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Dwight Ryan v. Pace Suburban Bus Division of the Regional Transportation Authority

October 18, 2012


The opinion of the court was delivered by: Charles P. Kocoras, District Judge:


This matter comes before the Court on Defendant Pace Suburban Bus Division of the Regional Transportation Authority's ("Pace") motion for summary judgment pursuant to Federal Rule of Civil Procedure 56 and motion for sanctions pursuant to Federal Rule of Civil Procedure 11. For the reasons set forth below, Pace's motions are denied.


This case arises out of Pace's adverse employment actions which Plaintiff Dwight Ryan ("Ryan") maintains were in violation of the Americans with Disabilities Act ("ADA"), 42 U.S.C. § 12101 et seq., and the Family and Medical Leave Act ("FMLA"), 29 U.S.C. § 2615 et seq.

Ryan worked as an Inspector Technician at Pace since the late 1990s. In January 2008, Ryan suffered an on-the-job injury and informed his supervisor that he was experiencing back pain. Ryan was placed on medical leave as a result of the injury. On April 24, 2008, Ryan's physician indicated that he was fit to resume his employment. Before Pace allowed Ryan to return to work, Pace required him to submit to an Independent Medical Exam ("IME"), to gauge Ryan's physical ability. After performing the IME on May 13, 2008, the administering physician recommended that Ryan return to work with light-duty restrictions.

Pace's Benefits Coordinator Marlene Wenzel ("Wenzel") contacted the IME administering physician to obtain more specific information regarding Ryan's physical restrictions. The physician indicated that Ryan could sit for twenty minutes at a time before having to stand or walk. The IME physician concluded that Ryan could perform his job if accommodations were made for him.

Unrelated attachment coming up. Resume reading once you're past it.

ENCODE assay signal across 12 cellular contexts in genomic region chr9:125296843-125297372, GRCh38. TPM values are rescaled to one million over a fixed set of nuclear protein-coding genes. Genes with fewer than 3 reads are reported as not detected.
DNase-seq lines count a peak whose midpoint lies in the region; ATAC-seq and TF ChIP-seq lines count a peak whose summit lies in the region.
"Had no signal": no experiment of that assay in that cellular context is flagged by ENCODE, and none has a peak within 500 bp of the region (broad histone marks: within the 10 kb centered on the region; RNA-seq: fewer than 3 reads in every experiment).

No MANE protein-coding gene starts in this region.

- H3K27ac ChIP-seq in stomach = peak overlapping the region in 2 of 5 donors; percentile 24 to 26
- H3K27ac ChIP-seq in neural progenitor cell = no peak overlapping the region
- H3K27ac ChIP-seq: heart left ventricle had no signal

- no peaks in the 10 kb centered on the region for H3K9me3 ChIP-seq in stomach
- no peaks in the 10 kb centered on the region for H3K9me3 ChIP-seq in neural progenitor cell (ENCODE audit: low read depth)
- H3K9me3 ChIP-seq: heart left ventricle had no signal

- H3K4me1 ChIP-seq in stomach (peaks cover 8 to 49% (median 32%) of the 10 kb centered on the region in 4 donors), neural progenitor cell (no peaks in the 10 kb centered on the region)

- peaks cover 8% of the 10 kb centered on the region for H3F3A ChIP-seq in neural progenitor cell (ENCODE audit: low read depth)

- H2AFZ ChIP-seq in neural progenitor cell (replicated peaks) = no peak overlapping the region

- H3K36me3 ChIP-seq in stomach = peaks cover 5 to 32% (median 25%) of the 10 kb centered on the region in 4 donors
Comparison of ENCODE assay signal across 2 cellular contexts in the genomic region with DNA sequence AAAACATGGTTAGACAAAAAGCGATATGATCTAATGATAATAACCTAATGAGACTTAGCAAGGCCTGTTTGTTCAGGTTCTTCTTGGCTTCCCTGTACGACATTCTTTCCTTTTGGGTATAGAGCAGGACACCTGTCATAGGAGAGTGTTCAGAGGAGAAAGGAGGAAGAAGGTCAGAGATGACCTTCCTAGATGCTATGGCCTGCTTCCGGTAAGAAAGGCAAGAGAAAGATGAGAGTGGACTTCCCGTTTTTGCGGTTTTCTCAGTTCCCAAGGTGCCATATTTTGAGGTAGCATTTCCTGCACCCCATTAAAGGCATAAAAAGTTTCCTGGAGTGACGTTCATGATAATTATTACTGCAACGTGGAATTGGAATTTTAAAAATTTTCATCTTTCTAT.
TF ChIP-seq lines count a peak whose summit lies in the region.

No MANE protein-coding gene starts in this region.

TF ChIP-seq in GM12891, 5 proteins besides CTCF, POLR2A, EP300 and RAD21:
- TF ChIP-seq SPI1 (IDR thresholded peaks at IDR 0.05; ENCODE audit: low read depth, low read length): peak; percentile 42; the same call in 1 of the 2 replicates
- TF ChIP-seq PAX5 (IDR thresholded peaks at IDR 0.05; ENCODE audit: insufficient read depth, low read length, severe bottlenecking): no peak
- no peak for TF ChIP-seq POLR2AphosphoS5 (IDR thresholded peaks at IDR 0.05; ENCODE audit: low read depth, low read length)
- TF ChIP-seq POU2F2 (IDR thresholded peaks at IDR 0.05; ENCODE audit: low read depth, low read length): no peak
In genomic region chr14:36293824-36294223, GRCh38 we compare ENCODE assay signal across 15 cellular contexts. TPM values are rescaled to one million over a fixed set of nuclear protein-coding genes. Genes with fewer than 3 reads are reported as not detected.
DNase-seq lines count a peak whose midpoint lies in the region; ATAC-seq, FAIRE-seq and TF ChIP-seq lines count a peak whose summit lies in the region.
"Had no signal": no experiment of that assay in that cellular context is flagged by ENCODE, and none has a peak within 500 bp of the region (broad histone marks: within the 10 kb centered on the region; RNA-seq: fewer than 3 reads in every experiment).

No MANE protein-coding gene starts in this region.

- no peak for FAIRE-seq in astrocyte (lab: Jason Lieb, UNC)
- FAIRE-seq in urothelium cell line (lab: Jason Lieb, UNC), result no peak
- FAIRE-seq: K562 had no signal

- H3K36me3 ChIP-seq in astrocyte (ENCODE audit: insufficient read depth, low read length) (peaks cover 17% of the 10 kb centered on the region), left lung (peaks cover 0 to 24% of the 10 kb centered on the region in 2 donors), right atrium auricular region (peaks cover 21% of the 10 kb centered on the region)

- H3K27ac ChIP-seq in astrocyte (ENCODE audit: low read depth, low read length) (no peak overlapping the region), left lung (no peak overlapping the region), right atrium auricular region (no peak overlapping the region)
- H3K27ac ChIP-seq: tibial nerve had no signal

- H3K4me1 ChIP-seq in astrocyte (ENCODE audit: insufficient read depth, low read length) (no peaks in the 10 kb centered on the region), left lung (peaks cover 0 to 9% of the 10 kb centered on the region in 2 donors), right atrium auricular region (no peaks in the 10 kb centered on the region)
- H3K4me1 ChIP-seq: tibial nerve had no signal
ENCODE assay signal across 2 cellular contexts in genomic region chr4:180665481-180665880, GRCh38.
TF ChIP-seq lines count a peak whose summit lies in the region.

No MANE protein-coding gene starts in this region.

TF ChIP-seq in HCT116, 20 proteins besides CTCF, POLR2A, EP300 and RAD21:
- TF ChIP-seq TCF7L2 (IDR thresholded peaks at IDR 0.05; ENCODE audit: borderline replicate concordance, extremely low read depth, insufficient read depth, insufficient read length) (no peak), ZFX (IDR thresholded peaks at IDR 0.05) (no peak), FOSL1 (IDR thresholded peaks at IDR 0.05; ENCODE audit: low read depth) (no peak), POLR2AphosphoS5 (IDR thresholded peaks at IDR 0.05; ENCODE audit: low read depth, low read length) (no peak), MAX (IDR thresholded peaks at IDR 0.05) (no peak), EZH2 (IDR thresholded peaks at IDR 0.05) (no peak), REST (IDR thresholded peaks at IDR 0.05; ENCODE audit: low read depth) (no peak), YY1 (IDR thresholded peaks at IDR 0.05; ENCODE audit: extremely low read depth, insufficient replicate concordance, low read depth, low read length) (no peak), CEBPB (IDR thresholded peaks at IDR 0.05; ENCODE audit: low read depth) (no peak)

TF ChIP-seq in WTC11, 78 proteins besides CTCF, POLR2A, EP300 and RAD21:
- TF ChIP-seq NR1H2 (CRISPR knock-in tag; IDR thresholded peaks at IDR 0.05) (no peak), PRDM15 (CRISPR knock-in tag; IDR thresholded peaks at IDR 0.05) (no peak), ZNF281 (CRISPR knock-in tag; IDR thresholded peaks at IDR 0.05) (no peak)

Despite the evaluation, Pace required Ryan to undergo a Functional Capacity Evaluation*fn1 ("FCE") to test Ryan's ability to perform the essential components of the Inspection Technician position. Wenzel provided the physician administering the FCE with a job description of tasks typically executed by an Inspection Technician, to aid in the accuracy of the FCE. The results of the June 2008 FCE ("June 2008 FCE") indicated that Ryan was only qualified to perform physical work activities at a sedentary Physical Demands Characteristics*fn2 ("PDC") level, whereas Ryan's position as an Inspection Technician was categorized in the job description provided by Pace as light PDC.

After Ryan's June 2008 FCE, Pace assigned him to a position in customer service. The position allowed Ryan to sit at a desk and move around every 15 to 20 minutes. Pace maintains that they only intended for Ryan to temporarily fill the position until a permanent employee could be hired, with the hope that Ryan's condition would improve enough to resume his duties as an Inspection Technician. At the end of October 2008, Pace told Ryan that he was being placed back on short-term disability because it had filled the customer service position with a permanent employee. In early December 2008, Ryan's physician released Ryan to return to work. Around the same time, Pace contacted Ryan's workers compensation attorney and conveyed that they were not going to let Ryan return to work and instructed Ryan to look for other employment.